Taking out a mortgage means entering a legally binding contract. Like any contract — especially one involving a sizeable financial commitment — there’s a lot of paperwork involved! Knowing the legal jargon upfront isn’t an absolute must, but it’s beneficial to have a few common terms up your sleeve when the paperwork inevitably lands on your desk. One term you’ll almost certainly come across is a promissory note.
What is a promissory note?
When you take out a mortgage, you’ll sign many important documents, including a promissory note and a deed of trust. A promissory note is a legal document that states the borrower is indebted to the lender and promises to pay their mortgage back in full (including the principal and interest rate) by a specified date. Promissory notes describe exactly what you’re agreeing to and provide you with details regarding your loan.
In partnership with the promissory note, the deed of trust states the lender’s legal claim to the asset (the home, in this case) if the terms of the promissory note are not met. For example, if the borrower fails to pay their mortgage according to the terms, it may constitute a breach of the promissory agreement.
Once both the promissory note and the deed of trust are signed, the borrower and lender have evidence of this legally binding agreement. Your lender will typically provide you with a copy of the promissory note, along with several other documents, when you close on your home purchase. The lender will keep the original promissory note until the loan is paid off. There may be some circumstances, such as during a refinance, where the loan terms (and therefore, the promissory note terms) change and you will likely be issued a new document to sign.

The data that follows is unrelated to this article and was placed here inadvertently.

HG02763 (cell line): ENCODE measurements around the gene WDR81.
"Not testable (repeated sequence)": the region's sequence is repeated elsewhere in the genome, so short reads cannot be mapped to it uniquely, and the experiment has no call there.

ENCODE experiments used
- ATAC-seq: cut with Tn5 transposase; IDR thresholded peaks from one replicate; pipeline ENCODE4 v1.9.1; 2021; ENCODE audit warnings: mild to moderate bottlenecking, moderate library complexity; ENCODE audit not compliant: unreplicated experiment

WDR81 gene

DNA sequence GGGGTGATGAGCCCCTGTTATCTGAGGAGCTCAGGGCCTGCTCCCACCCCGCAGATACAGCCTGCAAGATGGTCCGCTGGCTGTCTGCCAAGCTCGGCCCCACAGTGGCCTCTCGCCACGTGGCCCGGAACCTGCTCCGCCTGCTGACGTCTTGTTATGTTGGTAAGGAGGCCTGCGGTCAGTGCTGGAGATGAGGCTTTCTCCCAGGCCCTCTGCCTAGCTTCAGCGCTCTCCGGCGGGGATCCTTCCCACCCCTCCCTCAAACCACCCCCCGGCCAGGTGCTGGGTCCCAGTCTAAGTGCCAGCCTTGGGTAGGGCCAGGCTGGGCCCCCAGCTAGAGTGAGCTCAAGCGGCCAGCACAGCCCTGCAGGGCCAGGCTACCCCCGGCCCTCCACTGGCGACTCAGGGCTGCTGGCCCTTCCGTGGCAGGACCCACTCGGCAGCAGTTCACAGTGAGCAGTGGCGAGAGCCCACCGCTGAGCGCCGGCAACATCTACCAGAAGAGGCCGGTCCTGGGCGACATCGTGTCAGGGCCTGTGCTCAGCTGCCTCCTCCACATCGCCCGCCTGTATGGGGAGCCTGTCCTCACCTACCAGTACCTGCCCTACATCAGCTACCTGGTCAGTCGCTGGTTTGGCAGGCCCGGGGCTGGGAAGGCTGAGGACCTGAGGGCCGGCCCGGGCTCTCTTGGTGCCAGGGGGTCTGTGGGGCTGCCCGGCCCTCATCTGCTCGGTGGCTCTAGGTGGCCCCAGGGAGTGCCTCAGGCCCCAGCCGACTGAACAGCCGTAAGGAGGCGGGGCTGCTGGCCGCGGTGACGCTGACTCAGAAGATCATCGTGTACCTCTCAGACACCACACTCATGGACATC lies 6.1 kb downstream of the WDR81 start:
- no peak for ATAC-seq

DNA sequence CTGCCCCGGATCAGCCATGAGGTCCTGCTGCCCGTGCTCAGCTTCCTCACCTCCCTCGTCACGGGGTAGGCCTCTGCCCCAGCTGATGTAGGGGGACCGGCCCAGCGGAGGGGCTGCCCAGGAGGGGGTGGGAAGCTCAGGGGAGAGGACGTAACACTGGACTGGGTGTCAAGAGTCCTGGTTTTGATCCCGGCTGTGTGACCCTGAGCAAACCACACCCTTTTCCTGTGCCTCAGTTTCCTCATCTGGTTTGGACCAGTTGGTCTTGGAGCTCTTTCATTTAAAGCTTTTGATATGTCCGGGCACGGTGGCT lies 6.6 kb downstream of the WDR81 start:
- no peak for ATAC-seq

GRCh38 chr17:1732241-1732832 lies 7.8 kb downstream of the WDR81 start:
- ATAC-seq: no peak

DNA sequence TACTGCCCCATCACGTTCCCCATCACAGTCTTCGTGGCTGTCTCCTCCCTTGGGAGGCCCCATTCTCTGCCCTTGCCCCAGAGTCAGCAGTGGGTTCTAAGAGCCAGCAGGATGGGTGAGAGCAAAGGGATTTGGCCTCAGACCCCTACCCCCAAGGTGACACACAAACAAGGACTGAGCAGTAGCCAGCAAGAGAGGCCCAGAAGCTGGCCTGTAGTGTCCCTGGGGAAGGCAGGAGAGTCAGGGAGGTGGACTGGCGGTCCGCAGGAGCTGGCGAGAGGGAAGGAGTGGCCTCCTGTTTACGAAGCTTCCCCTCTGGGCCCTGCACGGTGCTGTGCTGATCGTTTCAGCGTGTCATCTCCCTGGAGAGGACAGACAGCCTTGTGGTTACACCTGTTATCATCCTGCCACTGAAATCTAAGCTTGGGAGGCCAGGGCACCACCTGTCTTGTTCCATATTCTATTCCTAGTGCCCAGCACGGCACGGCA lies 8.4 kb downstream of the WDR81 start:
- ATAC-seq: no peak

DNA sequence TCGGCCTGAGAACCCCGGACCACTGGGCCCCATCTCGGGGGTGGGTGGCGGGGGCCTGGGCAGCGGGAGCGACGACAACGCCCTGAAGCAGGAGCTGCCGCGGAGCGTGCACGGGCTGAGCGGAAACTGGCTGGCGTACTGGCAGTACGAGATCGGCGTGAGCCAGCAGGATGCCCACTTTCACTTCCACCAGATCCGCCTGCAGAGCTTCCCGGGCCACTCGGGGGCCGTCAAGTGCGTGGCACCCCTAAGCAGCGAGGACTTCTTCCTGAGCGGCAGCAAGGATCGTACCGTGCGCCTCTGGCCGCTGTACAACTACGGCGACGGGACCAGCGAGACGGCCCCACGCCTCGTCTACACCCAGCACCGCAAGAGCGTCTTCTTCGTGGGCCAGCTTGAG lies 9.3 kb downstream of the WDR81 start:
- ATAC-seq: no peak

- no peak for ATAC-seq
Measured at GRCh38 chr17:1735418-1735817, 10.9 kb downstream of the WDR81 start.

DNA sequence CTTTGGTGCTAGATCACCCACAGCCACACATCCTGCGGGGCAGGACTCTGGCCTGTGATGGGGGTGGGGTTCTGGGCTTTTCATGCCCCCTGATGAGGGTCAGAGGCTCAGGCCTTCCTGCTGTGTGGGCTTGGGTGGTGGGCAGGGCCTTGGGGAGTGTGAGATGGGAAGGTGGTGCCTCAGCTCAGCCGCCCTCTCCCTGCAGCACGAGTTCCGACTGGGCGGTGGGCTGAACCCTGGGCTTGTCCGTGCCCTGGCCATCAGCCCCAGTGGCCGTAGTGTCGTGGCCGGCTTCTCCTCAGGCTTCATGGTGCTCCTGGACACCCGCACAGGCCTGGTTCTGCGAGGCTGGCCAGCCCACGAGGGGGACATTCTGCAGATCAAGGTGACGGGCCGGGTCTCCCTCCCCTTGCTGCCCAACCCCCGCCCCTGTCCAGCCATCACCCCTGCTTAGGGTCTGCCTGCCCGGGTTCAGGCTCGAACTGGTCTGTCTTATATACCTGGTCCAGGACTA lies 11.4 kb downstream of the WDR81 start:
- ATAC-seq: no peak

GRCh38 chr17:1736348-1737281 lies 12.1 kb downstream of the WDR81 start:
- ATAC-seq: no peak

Why promissory notes are used
Promissory notes are used to legitimize the agreement between the lender and the borrower in the eyes of the law. No promissory note may mean the loan contract isn’t legally binding or enforceable.
Can you get a mortgage without a promissory note?
Unless the lender uses a different document or terminology for “promissory note,” there typically wouldn’t be a mortgage in place without a promissory note. It is a crucial legal document to the mortgage process that holds both the borrower and the lender accountable to mutually agreed terms and conditions.
What is included in a promissory note?
A promissory note for a mortgage will generally include:
- The amount you owe
- Your interest rate
- Your payment schedule
- The total amount you will pay
- The length of your repayment schedule
- If, and how, the payments will change as time goes on
- Where your payments are meant to be sent
Types of promissory notes
Since a promissory note can be so important, there are two types of promissory notes to know about:
- Secured: A secured promissory note is common in traditional mortgages. It means the borrower backs their loan with collateral. For a mortgage, the collateral is the property. If the borrower fails to pay back their loan, the lender has a legal claim over the asset and, in extreme cases, may foreclose on the property. As mentioned earlier, this is where the deed of trust comes in. Be sure to understand the terms of your mortgage and what may invoke the lender’s right to seize the property.
- Unsecured: An unsecured promissory note is not common in mortgages, but may be something you come across when taking out a personal loan. In this instance, unsecured means it isn’t backed by collateral. Instead, the promissory note is solely based on the borrower’s pledge to pay off the loan. Naturally, unsecured loans come with higher risk. As a result, they may be harder to obtain and often come with higher interest rates.
Promissory notes are an important part of every mortgage. They’re an official representation of your contract and include important details that hold both the borrower and lender accountable. Almost every traditional mortgage comes with a secured promissory note, which means your house serves as collateral for the lender. If you need clarity on the terms in your promissory note, it may help to speak with your lender today.